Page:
The Electric Commentary

Monday, October 03, 2005

Weekend In Review

1. Bush seems to have brought both parties together with his nomination of former Texas Lottery Commissioner Harriet Miers to the US Supreme Court. The left doesn't like her because she's a Bush crony, she appears to be unqualified, and because they don't like anything he does.

Conservatives don't like her because she's clearly a crony, she appears to be a "diversity" pick, and they don't know what she thinks about anything.

I'm looking forward to these Senate hearings immensely. It's one thing to have Senators asking stupid questions to a smart, qualified guy like Roberts. Adding another politician to the mix and it could be absolutely hysterical.

2. In football news, Peter King is right. I watched the Lions-Bucs game yesterday, and I must confess that I originally thought Pollard was out of bounds. However, after watching the replay many times, I now believe that Pollard was in bounds, and, as King points out, there was certainly no indisputable visual evidence to overturn the call on the field. So the Lions were screwed.

Also, I can't help thinking that ESPN's Len Pasquarelli doesn't write his "Morning After" column until he reads Peter King's MMQB column. He conspicuously starts this week's effort by stating that the call was correctly reversed, as if he's responding to King's assertion. Len is wrong. Peter is right.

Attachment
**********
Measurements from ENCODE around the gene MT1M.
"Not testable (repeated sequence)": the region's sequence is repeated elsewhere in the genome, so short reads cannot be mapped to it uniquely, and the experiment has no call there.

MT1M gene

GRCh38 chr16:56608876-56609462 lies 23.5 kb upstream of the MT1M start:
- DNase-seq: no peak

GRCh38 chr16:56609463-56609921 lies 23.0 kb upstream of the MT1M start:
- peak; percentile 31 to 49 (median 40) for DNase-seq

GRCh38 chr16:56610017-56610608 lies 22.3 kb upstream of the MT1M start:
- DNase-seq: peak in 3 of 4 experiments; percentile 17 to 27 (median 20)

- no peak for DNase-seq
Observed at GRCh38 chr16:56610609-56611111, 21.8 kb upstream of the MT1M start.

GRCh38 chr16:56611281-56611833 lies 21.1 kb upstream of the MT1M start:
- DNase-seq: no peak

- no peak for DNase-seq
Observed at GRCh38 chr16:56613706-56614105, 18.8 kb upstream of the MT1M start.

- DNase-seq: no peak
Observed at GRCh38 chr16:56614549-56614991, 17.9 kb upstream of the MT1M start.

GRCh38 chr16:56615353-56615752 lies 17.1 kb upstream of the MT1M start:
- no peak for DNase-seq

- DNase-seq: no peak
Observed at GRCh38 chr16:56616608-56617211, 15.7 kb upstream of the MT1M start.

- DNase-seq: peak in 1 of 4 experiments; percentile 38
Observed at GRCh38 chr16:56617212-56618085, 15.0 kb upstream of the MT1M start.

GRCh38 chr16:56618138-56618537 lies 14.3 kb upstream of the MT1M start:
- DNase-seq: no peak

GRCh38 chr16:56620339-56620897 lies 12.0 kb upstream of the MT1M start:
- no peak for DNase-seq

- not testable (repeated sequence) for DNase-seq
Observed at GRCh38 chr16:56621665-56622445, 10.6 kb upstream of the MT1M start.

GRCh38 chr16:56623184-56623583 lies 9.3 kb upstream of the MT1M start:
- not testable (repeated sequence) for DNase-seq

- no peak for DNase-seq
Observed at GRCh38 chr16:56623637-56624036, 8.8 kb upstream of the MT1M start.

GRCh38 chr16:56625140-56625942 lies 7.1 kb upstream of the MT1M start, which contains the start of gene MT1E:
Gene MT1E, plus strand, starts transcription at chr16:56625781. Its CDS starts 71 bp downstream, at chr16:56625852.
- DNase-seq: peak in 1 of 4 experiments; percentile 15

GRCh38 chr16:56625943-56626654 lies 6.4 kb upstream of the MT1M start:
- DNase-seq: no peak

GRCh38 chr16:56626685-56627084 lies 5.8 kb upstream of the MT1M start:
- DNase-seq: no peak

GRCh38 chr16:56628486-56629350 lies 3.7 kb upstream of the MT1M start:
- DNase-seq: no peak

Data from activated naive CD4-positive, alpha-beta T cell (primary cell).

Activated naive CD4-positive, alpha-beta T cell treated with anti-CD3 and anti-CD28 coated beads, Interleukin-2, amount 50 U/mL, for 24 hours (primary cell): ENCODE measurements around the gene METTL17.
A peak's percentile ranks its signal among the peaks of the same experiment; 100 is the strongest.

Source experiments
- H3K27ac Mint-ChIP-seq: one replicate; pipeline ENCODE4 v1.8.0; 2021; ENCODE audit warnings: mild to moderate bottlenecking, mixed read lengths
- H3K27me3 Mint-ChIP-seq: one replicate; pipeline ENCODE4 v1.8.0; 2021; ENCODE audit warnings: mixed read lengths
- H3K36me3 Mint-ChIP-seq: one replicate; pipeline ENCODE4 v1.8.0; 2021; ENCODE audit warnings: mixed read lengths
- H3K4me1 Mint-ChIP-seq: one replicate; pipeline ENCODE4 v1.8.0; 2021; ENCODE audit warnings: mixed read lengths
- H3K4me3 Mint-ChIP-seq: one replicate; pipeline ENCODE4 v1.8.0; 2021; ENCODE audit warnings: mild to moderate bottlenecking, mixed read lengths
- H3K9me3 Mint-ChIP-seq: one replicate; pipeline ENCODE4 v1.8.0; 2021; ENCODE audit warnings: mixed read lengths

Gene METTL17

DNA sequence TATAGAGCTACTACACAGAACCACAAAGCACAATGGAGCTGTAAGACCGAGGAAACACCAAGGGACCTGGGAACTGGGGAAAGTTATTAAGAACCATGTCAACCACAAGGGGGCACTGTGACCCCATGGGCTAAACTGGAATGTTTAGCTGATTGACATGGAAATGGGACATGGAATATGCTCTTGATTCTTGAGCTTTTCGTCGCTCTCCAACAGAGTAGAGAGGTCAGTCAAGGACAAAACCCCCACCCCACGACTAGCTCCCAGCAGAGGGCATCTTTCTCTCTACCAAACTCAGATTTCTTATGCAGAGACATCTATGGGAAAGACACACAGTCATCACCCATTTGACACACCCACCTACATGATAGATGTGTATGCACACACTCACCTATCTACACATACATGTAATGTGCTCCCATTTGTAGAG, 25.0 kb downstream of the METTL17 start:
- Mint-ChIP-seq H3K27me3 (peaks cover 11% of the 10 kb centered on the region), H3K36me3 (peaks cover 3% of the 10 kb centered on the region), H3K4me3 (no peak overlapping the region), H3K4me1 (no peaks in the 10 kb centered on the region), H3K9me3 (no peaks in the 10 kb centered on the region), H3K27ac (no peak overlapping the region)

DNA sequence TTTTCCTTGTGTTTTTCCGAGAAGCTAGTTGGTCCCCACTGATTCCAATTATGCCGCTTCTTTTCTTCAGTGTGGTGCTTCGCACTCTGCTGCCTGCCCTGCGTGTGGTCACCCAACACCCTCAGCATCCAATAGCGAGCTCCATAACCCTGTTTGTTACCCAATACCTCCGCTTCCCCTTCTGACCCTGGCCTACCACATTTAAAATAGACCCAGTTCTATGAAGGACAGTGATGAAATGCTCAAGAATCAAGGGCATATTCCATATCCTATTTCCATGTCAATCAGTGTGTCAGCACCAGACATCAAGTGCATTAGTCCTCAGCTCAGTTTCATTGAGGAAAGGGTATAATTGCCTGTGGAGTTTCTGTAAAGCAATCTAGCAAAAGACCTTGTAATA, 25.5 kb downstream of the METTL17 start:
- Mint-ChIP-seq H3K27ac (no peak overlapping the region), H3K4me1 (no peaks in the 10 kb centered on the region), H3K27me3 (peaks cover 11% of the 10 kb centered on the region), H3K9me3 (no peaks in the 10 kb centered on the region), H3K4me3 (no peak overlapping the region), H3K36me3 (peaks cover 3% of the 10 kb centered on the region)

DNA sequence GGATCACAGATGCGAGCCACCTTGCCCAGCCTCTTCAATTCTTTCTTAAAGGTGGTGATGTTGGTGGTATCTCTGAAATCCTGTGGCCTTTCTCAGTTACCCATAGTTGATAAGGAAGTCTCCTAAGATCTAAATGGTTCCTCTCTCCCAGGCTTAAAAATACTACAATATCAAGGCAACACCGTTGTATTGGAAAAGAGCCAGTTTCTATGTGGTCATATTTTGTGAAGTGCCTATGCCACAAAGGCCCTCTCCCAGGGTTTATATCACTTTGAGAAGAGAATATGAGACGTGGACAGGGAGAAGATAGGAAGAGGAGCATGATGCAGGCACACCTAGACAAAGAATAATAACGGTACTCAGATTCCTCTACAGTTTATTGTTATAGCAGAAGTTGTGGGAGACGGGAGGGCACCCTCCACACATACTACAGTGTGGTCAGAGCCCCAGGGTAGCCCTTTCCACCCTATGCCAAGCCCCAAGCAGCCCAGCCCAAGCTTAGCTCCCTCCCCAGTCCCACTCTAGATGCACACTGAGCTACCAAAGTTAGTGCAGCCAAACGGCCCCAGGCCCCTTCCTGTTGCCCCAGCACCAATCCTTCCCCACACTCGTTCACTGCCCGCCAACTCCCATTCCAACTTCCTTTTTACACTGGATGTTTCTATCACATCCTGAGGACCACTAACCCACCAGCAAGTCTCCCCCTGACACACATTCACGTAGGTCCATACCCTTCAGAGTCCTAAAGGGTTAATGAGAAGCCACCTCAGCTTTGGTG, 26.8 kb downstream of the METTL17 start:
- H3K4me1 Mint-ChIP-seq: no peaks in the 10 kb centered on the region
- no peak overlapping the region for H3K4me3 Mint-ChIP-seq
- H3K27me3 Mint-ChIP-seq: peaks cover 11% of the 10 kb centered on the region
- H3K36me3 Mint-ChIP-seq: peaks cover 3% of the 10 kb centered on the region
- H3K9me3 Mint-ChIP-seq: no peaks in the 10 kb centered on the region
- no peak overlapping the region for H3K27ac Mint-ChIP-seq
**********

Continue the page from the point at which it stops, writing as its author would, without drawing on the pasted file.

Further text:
3. NFL Call of the Day:

From NFL ref Jeff Triplette, attempting to explain that the defense is being called for a penalty for causing the offense to false start (From memory. I may be a bit off, but I definitely have the important part right):

The defense committed unnatural acts which enticed the offense into moving early.

Let me tell you, that was a very exciting game indeed.

4. That reminds me. If you're British, try not to get prostate cancer:

In most countries with national health insurance, the preferred treatment for prostate cancer is ... to do nothing.

Prostate cancer is a slow-moving disease. Most patients are older and will live several years after diagnosis. So it is not cost-effective under socialized medicine to treat the disease too aggressively. This saves money, but at a more human cost.

Though American men are more likely to be diagnosed with prostate cancer than their counterparts in other countries, we are less likely to die from the disease. Less than 1 in 5 American men with prostate cancer will die from it, but 57 percent of British men and nearly half of French and German men will. Even in Canada, a quarter of men diagnosed with prostate cancer die from the disease.

That's from the Cato Institute's Michael Tanner, via Cafe Hayek.

5. I'm not a big fan of the economic term "rent-seeking." Tyler Cowen suggests some foreign alternatives including:

SOKAIYA Japanese

A man with a few shares in several companies who extorts money by threatening to come to the shareholders' meetings and cause trouble.

6. Paul Krugman screwed up his facts in a column in which he claimed that Gore won the 2000 election by all recounts. This is simply not true, which Pauly K should know, as his paper participated in at least one of the recounts that would have given the election to Bush. He has refused to run a correction, so editorial page editor Gail Collins did it for him. And, as Ann Althouse points out, she didn't even do a very good job. Of course, since no one reads Krugman anymore (thanks, TimesSelect!) it doesn't really matter.